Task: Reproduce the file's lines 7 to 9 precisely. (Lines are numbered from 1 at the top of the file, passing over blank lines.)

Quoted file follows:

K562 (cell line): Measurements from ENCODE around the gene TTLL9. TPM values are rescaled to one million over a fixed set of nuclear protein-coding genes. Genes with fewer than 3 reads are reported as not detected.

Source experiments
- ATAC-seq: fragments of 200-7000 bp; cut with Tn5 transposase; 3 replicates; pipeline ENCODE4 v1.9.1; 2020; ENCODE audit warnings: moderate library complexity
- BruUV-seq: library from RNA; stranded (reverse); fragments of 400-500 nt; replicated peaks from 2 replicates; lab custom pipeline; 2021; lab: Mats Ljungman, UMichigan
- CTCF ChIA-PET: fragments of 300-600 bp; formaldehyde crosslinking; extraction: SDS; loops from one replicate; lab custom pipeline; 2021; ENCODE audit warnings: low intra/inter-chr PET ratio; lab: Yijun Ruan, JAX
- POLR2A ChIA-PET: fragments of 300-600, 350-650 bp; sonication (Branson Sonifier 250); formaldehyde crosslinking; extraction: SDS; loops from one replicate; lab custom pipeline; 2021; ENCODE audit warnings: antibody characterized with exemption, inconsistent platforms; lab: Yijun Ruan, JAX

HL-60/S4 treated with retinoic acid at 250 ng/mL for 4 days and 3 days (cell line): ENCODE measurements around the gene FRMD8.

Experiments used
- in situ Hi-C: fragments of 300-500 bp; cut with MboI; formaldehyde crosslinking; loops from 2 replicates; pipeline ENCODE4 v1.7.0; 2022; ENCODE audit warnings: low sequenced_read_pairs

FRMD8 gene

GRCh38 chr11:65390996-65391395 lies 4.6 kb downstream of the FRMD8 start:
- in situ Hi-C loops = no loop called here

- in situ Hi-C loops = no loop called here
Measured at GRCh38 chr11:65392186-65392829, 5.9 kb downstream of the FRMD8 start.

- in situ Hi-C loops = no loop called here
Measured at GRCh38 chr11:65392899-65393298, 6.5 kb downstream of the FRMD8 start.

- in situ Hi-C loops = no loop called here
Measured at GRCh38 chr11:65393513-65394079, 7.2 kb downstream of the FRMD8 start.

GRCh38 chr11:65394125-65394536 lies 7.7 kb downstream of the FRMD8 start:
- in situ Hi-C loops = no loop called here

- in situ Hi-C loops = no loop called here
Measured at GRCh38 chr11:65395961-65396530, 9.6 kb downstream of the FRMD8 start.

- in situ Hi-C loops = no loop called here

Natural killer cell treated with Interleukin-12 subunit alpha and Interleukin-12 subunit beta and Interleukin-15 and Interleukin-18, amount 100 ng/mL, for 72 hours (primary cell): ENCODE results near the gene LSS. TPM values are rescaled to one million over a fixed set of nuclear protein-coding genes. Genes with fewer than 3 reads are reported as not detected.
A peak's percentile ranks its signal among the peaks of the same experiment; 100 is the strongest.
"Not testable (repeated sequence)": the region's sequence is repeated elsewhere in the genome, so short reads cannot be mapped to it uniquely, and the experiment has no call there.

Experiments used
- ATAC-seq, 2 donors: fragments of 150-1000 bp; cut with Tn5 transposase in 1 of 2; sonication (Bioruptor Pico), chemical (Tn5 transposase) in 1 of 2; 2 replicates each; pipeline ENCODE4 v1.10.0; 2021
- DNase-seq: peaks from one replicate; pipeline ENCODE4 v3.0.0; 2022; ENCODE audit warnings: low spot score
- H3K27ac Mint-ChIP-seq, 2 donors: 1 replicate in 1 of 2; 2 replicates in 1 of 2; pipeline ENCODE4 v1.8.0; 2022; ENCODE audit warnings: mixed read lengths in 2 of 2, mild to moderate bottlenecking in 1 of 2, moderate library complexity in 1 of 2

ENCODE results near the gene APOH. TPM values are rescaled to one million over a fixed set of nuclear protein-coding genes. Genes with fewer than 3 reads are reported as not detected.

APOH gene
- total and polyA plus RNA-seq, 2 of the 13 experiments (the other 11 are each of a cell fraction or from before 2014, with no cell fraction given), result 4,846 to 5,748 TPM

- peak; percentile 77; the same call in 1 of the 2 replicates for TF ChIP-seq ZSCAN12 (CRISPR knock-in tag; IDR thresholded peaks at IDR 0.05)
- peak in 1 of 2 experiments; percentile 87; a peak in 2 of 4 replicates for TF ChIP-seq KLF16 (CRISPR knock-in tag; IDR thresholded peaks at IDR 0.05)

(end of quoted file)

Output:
HL-60/S4 treated with retinoic acid at 250 ng/mL for 4 days and 3 days (cell line): ENCODE measurements around the gene FRMD8.

Experiments used
- in situ Hi-C: fragments of 300-500 bp; cut with MboI; formaldehyde crosslinking; loops from 2 replicates; pipeline ENCODE4 v1.7.0; 2022; ENCODE audit warnings: low sequenced_read_pairs